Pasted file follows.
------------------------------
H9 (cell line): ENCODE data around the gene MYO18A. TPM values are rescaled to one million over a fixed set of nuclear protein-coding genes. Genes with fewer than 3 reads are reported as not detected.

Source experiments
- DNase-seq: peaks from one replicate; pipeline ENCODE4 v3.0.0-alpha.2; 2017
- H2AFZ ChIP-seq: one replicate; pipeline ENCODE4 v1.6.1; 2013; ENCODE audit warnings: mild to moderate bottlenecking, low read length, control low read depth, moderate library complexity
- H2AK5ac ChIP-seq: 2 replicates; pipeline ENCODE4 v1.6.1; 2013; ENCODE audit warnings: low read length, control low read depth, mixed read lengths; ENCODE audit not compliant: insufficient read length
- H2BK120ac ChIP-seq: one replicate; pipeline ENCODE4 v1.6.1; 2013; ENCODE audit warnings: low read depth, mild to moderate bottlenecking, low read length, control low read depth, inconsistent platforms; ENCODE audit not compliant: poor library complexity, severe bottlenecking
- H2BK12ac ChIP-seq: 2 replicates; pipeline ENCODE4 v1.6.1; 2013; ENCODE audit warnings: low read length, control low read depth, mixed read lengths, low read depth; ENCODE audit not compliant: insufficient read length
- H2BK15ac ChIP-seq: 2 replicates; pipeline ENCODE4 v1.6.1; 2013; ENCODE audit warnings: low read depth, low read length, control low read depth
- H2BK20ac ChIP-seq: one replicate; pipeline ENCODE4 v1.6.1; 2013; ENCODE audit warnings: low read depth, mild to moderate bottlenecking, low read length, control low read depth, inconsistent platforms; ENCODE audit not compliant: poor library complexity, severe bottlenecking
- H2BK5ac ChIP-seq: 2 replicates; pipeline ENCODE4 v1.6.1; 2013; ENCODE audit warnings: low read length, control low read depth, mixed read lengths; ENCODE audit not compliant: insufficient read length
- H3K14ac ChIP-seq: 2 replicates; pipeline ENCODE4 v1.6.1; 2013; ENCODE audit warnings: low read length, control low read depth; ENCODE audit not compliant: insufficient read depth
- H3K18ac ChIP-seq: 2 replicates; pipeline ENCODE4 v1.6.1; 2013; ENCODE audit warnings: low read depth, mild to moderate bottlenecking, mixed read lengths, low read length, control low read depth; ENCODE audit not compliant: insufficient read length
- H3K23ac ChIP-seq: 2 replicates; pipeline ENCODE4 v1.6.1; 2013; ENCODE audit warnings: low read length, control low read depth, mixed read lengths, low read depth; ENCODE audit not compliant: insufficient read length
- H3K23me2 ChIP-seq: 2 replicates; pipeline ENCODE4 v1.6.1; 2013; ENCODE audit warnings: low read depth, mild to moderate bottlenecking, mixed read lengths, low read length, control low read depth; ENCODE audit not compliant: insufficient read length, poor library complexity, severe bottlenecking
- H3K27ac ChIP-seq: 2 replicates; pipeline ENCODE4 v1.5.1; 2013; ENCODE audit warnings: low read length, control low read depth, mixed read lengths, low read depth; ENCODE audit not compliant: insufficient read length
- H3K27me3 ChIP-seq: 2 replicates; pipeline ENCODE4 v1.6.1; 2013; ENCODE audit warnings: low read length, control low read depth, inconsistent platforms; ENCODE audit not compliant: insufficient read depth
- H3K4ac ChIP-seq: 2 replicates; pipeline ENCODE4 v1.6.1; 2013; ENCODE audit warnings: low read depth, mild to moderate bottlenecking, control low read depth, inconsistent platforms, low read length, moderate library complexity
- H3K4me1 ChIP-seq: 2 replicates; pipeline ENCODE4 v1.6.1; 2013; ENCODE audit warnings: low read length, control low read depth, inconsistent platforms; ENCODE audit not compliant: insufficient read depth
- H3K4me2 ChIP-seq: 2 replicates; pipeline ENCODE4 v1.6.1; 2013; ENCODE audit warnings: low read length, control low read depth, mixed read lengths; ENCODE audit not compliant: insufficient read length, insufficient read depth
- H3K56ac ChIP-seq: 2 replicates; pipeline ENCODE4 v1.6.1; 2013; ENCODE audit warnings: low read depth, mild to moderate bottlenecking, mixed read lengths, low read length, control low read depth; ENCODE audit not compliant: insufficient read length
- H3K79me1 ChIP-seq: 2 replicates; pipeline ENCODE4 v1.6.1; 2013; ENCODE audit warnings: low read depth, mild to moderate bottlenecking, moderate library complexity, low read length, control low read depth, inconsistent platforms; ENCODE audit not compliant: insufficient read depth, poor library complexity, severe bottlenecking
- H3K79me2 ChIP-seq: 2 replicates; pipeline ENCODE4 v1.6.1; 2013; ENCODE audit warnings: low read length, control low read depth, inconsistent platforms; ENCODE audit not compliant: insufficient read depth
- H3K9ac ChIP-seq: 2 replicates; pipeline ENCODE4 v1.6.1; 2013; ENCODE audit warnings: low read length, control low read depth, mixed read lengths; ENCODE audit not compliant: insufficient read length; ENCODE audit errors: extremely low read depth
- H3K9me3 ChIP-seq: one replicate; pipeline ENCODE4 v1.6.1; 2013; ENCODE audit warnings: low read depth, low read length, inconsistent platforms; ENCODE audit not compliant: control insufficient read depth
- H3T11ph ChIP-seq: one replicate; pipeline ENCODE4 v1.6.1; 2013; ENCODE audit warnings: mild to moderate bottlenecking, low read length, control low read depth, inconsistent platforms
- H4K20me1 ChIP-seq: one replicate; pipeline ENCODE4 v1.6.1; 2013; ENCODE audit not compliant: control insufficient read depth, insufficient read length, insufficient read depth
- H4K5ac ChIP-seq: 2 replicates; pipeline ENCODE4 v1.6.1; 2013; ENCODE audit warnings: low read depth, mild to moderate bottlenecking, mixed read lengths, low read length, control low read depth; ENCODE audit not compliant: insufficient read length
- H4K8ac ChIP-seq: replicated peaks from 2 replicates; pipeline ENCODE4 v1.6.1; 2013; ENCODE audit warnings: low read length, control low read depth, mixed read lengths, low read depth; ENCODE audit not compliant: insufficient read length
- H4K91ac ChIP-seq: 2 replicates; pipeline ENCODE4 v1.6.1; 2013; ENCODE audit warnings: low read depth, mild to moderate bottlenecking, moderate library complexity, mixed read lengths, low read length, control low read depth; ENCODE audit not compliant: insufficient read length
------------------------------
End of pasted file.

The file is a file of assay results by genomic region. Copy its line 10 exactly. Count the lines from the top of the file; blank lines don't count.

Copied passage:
- H2BK5ac ChIP-seq: 2 replicates; pipeline ENCODE4 v1.6.1; 2013; ENCODE audit warnings: low read length, control low read depth, mixed read lengths; ENCODE audit not compliant: insufficient read length